In principle, mining titles are granted on the basis of an administrative proceeding whose main steps are the following:
- prospecting and exploration permits may be granted to persons or entities having the necessary technical and financial capabilities - additionally, applicants must commit to set up a suitable technical and administrative structure in Italy;
- the application for a prospection or exploration permit must be submitted to the Ministry of Economic Development along with the relevant work programme and other possible documents as the case may be;
- the Ministry, once the application is duly submitted, publishes said application in the Italian Gazette for Hydrocarbons (this step being necessary to open up competition among other possible applicants, who will have three months from the date of publication to submit their applications for the same geographic area);
- after three months from publication of the application, the Ministry must request its technical committee to release an approval. The committee shall issue its approval, if any, within 60 days of the date of the Ministry’s request;
- in most cases, an environmental impact assessment must be requested from the Ministry of Environment, which must issue its assessment within 90 days of the date it was notified. Approvals from other public bodies may be requested from time to time and depending on the area of the relevant application (namely, in cases where an application is made for the obtainment of a permit in Sicily, local authorities must release their approval; in cases where a request is submitted for an offshore permit, the Ministry of the Navy must release its approval); and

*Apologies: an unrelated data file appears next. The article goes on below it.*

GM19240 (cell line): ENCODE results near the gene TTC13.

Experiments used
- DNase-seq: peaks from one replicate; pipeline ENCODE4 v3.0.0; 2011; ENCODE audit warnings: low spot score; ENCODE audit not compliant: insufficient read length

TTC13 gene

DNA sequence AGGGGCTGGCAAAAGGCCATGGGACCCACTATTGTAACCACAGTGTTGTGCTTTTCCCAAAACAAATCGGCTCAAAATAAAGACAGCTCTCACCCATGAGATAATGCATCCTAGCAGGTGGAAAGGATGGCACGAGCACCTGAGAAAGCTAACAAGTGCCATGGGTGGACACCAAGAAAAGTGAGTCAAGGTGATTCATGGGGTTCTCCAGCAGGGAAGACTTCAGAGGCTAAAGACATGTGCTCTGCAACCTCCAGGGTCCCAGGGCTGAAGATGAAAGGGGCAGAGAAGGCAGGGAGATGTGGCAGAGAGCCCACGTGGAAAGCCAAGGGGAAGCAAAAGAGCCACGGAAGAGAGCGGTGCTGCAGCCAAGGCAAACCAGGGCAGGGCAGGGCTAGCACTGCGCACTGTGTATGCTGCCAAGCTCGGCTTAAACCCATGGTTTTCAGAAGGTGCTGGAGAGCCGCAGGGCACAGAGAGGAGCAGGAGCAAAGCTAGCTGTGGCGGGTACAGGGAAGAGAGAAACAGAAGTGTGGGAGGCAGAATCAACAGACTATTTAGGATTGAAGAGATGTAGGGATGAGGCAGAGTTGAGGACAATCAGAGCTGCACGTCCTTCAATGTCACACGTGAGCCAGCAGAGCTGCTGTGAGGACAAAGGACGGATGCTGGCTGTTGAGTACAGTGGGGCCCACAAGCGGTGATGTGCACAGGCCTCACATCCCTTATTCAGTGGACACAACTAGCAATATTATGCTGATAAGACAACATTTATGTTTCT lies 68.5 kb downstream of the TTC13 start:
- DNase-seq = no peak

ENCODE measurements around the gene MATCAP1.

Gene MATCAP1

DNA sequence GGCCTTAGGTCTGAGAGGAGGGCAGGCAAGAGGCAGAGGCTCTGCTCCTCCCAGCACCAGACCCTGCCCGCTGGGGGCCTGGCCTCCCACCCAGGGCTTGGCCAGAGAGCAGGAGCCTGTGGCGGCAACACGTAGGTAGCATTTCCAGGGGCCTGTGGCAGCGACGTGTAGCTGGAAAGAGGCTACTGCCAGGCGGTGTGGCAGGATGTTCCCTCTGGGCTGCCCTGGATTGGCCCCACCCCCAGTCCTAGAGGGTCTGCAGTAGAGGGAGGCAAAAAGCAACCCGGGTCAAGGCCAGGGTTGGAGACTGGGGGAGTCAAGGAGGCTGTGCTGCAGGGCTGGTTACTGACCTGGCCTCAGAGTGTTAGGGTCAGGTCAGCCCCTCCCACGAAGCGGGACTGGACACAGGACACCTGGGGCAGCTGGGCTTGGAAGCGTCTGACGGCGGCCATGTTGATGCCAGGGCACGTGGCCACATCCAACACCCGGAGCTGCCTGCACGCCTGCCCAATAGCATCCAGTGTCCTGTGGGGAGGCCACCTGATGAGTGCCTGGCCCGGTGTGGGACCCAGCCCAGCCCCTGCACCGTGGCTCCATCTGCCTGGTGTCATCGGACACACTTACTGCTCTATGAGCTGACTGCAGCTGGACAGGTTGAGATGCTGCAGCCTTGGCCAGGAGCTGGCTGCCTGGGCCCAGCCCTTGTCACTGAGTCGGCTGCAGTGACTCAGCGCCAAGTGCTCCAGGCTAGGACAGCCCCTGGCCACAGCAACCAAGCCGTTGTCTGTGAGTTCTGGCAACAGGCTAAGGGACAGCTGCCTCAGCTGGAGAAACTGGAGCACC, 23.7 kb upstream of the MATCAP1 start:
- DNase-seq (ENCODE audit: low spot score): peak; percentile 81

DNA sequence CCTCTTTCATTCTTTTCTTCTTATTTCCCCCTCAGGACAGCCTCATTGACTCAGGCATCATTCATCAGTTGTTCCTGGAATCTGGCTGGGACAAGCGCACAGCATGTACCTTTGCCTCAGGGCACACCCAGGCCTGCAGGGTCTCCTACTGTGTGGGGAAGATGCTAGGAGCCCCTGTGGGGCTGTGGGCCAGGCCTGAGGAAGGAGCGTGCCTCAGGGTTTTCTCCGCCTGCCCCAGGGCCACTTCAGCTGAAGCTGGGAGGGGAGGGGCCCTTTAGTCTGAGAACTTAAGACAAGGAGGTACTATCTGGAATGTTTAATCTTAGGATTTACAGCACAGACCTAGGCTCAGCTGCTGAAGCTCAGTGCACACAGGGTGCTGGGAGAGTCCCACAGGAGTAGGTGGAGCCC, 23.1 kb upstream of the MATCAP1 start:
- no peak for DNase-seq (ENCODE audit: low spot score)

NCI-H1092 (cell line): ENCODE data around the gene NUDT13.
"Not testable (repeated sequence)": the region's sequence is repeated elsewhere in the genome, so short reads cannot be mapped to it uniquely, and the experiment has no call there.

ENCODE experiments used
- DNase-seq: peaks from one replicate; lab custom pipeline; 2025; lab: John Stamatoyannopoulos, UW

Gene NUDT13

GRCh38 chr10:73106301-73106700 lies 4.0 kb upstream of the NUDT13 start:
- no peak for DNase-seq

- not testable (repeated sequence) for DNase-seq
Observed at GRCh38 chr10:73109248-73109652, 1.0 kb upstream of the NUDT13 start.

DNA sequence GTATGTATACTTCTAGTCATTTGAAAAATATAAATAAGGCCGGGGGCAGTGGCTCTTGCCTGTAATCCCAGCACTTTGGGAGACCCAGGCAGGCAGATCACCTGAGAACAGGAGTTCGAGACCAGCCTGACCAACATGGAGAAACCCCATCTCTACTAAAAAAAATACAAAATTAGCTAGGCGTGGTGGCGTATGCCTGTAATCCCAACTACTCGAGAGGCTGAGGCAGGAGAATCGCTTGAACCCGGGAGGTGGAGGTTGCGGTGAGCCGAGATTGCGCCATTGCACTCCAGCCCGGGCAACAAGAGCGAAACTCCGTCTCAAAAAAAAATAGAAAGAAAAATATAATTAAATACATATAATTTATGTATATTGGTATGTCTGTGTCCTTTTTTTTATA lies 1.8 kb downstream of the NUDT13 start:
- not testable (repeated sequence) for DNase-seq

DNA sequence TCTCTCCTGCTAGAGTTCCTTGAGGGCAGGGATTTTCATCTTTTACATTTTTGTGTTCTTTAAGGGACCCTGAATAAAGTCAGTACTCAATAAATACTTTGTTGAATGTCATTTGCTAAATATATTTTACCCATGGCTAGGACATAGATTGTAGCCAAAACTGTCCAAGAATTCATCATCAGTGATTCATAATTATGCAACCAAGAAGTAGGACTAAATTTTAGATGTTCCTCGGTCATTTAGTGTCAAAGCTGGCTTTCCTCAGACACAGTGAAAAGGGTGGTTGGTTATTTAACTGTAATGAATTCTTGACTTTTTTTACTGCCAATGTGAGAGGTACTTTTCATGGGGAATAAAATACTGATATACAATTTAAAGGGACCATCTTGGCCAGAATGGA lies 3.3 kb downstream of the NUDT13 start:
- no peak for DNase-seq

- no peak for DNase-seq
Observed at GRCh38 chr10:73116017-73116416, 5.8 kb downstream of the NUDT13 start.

- once the approval of the Ministry of Environment has been released (as well as other relevant approvals), the Ministry of Economic Development may grant the permit to the applicant.
In 2010, following the oil spill in the Gulf of Mexico, the government implemented measures (Legislative Decree No. 128/2010) aimed at protecting the environment and ecosystem. Such measures prohibit gas offshore research and exploration within 12 miles of the boundaries of coastal and marine-protected areas. The Decree also bans offshore research and exploration within 12 nautical miles of the outer perimeter of the above-mentioned protected areas. However, on 22 June 2012, the government adopted a decree introducing new opportunities relating to the exploration, prospecting and production of hydrocarbons. In Decree No. 83/2012, it is provided that all the restrictive measures set out in Legislative Decree No. 128/2010 are inapplicable to those authorising procedures ‘pending on the date of entry into force of Legislative Decree No. 128/2010’.
As a consequence, many companies are now entitled to resubmit applications that had been previously rejected or that had been subject to a significant reduction of their original layout. The limit of ‘12 miles from the coastlines’, beyond which it will be possible to carry out exploration, prospecting and production activities relating to oil and gas, will be applicable only to new authorising procedures. This limit has also been extended to gas hydrocarbons. Recently, the Italian Financial Act (No. 208/2015), with the aim of fostering further investments in the hydrocarbons sector, qualified hydrocarbons prospecting, exploration and production as activities of ‘national interest’. This new qualification is expected to make the relevant authorising processes faster.